Curriculum Guideline

Studies in Canadian Literature

Effective Date:
Course Code
ENGL 2101
Studies in Canadian Literature
Language, Literature & Performing Arts
Start Date
End Term
Not Specified
Semester Length
15 weeks
Max Class Size
Contact Hours
4 hours per week
Method Of Instruction
Methods Of Instruction

Some or all of the following methods will be used:

  1. Lecture/discussion
  2. Group work
  3. Peer review
  4. Presentation (individual or group)
  5. Independent research
  6. Instructor feedback on students’ work
  7. Individual consultation
Course Description
This course explores selected works by Canadian authors, primarily contemporary, within the contexts of Canadian culture and identity. Students will read works from at least two major literary genres and complementary works of contemporary literary criticism and theory.
Course Content

All second-year English literature courses share the following features: 

  1. Students are presumed to be proficient in the writing of critical essays on literary subjects.
  2. Students are required to read in the course subject area beyond the texts assigned by the instructor or discussed in class.
  3. Students are required to incorporate into their oral and written coursework secondary source materials. These may include autobiographical or biographical material; literary criticism or theory; unassigned texts by the author under study; relevant cultural or intellectual history; or other arts, such as music, film, or fine arts.
  4. Readings and topics will vary with each instructor’s presentation of a course; however, all course materials are consistent with the objectives/outcomes for this course.

In English 2101, students will examine: 

  1. works in at least two of the following genres: fiction, non-fiction, poetry, drama;
  2. relevant and recent literary criticism of the primary texts; and
  3. cultural/theoretical material relating to the larger thematic approaches to Canadian literature, such as colonization, the garrison mentality, survival, settler and immigrant experiences, and/or regionalism.
Learning Outcomes

Upon completion of any second-year English literature course, the student should be able to

  1. use with increased proficiency the skills of literary analysis taught in first-year English courses;
  2. recognize the significance of literary and non-literary or cultural context of a work being studied, such as the biographical, historical, mythological or philosophical context;
  3. read critically and use in essays secondary sources, such as criticism and other texts by the same author, as an aid to comprehending the primary text(s) being studied;
  4. read critically and independently works or aspects of works not discussed in class; and
  5. formulate a thesis on a given subject in one or more specific works, and to develop this thesis using suitable textual evidence.

Upon completion of English 2101, the student should also have a deeper understanding of

  1. some of the wide variety of themes and focuses in Canadian writing, such as immigrant experiences, multiculturalism, hybridity and ethnicity, postcolonialism, regional diversity, and relationships with the natural environment;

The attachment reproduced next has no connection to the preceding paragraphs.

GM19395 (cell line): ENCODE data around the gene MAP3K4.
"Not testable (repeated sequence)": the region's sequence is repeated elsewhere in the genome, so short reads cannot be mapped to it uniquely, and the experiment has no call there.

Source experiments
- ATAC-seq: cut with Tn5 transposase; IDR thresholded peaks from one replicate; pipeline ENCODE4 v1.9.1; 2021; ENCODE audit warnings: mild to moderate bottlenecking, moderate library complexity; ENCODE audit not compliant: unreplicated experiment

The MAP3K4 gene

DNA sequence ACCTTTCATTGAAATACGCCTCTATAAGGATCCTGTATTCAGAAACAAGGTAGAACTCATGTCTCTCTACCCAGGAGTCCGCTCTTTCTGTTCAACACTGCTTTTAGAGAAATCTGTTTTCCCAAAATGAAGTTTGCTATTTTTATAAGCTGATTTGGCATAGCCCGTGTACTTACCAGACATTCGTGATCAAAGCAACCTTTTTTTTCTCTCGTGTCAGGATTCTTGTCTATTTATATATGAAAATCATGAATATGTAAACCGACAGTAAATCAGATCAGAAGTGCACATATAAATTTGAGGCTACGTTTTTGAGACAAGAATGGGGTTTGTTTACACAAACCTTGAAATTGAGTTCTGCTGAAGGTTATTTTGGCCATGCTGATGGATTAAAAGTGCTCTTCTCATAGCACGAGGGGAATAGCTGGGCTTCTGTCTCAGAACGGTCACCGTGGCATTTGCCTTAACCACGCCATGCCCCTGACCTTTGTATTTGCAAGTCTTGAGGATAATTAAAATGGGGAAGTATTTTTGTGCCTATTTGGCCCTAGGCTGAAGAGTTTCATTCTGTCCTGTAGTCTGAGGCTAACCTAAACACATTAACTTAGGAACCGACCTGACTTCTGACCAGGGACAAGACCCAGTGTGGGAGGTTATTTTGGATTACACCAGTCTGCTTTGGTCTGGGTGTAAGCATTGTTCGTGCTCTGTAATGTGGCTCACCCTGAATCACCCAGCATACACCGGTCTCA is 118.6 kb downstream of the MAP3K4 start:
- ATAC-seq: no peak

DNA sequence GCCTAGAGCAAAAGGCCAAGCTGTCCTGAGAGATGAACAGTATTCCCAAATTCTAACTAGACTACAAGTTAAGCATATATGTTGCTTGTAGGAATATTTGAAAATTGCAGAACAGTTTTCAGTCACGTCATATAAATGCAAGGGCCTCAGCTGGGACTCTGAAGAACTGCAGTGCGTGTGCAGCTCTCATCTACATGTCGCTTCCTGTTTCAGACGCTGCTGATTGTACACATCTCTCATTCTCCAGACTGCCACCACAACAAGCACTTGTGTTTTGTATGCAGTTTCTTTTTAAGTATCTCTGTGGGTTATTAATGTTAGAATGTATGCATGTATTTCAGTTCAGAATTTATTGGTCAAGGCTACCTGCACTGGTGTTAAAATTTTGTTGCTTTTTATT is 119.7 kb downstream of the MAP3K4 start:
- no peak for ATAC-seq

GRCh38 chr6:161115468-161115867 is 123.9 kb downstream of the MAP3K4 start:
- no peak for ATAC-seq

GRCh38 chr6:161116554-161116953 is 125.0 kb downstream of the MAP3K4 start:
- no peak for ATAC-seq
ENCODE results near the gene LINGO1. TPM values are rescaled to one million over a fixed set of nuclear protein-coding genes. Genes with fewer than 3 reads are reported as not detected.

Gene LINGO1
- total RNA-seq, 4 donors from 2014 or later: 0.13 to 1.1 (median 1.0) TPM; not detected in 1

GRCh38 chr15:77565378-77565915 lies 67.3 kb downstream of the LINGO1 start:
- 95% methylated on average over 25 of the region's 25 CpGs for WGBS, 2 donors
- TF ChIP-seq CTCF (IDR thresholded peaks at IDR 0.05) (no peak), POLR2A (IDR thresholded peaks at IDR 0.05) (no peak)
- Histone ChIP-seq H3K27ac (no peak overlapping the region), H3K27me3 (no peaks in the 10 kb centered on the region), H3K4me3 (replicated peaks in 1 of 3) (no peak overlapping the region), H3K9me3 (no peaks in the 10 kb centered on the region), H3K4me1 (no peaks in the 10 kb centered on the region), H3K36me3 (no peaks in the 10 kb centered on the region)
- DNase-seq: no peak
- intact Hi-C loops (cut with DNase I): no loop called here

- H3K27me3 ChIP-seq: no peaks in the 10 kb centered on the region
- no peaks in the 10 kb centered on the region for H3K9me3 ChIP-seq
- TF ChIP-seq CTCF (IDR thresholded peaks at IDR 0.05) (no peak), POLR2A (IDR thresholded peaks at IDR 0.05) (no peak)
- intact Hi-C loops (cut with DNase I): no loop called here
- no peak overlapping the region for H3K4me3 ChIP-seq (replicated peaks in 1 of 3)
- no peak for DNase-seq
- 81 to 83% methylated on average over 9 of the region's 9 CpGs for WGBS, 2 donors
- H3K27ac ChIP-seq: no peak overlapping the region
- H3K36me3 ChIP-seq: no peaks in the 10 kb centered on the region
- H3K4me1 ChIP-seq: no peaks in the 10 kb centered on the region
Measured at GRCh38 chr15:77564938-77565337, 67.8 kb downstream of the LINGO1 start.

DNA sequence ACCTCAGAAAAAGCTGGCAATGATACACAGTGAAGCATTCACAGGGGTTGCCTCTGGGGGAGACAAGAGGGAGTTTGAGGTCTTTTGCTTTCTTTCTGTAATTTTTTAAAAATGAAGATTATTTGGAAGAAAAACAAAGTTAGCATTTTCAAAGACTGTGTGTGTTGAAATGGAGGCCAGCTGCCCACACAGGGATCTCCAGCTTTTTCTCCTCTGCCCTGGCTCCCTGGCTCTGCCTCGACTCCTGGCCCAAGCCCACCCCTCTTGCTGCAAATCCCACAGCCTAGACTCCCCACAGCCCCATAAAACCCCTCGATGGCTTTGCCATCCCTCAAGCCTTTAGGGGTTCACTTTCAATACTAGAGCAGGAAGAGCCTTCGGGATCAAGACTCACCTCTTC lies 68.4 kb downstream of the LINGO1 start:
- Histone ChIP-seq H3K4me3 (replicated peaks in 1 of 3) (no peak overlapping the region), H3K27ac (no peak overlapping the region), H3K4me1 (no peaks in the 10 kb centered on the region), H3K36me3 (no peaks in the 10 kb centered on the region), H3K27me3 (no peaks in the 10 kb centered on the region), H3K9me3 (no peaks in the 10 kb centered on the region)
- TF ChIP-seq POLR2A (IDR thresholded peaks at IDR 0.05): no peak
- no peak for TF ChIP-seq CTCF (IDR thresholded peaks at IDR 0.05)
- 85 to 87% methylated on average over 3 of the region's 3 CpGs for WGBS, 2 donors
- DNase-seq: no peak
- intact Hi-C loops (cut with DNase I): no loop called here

2. some of the wide variety of critical approaches to Canadian writing, such as postcolonial, gender/queer theoretical, ecocritical, postmodern, and critical race approaches;
  3. the shifting nature of Canadian identity and of the Canadian literary canon; and
  4. the positioning of Canadian literary culture(s) in global contexts. 
Means of Assessment
  1. A minimum of two formal academic essays, with a combined value of at least 40% of the course grade.
  2. A minimum of 80% of the course grade will be based on writing assignments (essays, essay-based exams, journals, paragraphs).  A maximum of 20% of the course grade may be based on informal writing (quizzes, short answer tests); oral reports/presentations; participation/preparation grades; and/or other non writing-intensive assignments.
  3. A minimum of 15% of the course grade will be based on in-class writing (essay or exam).

According to the College Evaluation Policy, the final grade awarded to each student shall consist of at least three separate assessments. No single assessment will be weighted at more than 40% of the final course grade.

Textbook Materials

Texts will vary depending on the instructor, and may include shorter readings compiled in custom course packs.

Three sample reading lists follow:

Sample List 1

  • Dickinson, Here Is Queer
  • Atwood, Power Politics
  • Herbert, Fortune and Men's Eyes
  • Highway, Kiss of the Fur Queen
  • MacDonald, Fall on Your Knees
  • Coursepack including relevant critical articles and shorter primary texts

Sample List 2

  • Moodie, Roughing It in the Bush
  • Wilson, The Innocent Traveller
  • Ross, As For Me and My House
  • Atwood, The Journals of Susanna Moodie
  • MacLeod, The Lost Salt Gift of Blood
  • Heble, Pennee, and Struthers, New Contexts of Canadian Criticism

Sample List 3

  • Wilson, The Innocent Traveller
  • Robinson, Monkey Beach
  • Ross, As For Me and My House
  • Campbell, Halfbreed
  • Lai, Salt Fish Girl
  • Coursepack including relevant critical articles and shorter primary texts

Any two university-transfer first-year English literature courses, or one university-transfer first-year English literature course and one university-transfer first-year Creative Writing or English writing course.